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5 steps to launching Software Defined Networking

Greg Stemberger, Principal Solutions Architect, Force 3 | April 11, 2016
SDN is a powerful technology with a wealth of benefits, but it must be properly implemented to get the results you want.

This small-scale SDN implementation lets you safely test your use case without subjecting the rest of your team and infrastructure to undue risk. It’s a sandbox—have fun in it!

* Review your test case.  After working with SDN for a while, you should have enough data to measure your outcomes against your original goals. While this sounds like a given, many organizations take this type of review for granted.

Without thoroughly reviewing SDN’s effectiveness, you can’t answer three important questions: Did it solve your current problem? Is it a wise investment to expand SDN throughout the network? Do you have the infrastructure (both personnel and technical) to maintain software defined networking across the organization?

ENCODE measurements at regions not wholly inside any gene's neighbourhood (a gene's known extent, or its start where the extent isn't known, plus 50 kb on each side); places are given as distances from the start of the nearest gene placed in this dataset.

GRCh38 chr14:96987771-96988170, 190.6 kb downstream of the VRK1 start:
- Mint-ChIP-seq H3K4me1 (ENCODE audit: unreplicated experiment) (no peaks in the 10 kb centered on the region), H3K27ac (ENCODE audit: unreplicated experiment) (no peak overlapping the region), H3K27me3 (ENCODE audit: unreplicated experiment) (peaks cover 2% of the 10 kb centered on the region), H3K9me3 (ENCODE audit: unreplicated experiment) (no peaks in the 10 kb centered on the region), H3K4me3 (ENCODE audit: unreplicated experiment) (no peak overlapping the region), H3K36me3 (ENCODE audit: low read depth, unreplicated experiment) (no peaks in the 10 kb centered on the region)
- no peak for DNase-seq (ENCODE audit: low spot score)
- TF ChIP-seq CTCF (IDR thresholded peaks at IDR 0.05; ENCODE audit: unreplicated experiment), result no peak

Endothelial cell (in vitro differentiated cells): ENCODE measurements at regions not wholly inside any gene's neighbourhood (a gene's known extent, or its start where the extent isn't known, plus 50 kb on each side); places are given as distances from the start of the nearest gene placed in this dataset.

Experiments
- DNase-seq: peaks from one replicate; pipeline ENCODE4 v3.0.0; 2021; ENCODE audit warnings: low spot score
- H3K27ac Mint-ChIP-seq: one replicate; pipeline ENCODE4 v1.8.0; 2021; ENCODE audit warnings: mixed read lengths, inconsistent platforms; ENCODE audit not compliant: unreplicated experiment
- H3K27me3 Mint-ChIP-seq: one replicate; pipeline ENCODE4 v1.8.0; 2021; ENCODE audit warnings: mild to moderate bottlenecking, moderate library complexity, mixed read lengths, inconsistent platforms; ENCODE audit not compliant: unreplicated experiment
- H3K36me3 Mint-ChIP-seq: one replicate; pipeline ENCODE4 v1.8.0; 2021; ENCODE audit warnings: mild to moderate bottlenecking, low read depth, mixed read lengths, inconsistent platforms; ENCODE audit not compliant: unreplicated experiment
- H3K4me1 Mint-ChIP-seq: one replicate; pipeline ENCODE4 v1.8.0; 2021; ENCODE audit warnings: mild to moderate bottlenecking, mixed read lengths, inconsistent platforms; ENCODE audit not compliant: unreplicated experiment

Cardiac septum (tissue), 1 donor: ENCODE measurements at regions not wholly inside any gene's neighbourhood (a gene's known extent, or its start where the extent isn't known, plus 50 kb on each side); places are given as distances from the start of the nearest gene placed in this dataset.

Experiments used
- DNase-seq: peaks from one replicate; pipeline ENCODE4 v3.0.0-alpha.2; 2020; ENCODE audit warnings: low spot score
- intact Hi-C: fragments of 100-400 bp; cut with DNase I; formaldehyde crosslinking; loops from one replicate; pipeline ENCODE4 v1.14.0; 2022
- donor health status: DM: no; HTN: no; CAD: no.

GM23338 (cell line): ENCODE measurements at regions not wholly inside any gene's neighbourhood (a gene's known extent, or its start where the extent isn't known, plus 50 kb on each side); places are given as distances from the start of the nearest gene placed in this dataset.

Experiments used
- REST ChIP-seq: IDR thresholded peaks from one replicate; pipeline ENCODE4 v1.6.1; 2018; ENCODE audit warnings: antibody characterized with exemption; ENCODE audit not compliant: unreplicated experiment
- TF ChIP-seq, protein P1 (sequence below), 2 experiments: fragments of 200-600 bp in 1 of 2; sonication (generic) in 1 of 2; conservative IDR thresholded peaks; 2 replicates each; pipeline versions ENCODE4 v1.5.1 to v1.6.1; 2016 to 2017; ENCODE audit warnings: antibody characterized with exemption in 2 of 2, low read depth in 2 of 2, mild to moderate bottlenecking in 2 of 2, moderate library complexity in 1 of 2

With performance, efficiency, security and budget all at stake, it’s important to understand SDN’s results before staking your organization’s IT future on it.

* Gain maturity before expanding deployment.  Even if your SDN test case performs beyond expectations, there’s one final step before expanding it across your network. Slowly increase your project’s footprint and gain maturity before fully expanding deployment.

This might seem overly cautious, but there’s a good reason. Even if SDN worked on a limited scope and in a seldom-used portion of the network, the rest of your network and organization might not be ready.

Are you able to set up the cross-functional teams needed for large-scale success? How will SDN affect performance among more-trafficked areas of the network? Are there other basic challenges that software-defined networking might solve?

Sometimes answering these questions leads you back to step one—and that’s OK.

SDN is a powerful technology with a wealth of benefits, but it must be properly implemented to get the results you want. Otherwise you not only risk your network’s security and performance, but also the ability to implement the technology at all. Reap the rewards by doing it right the first time.

 

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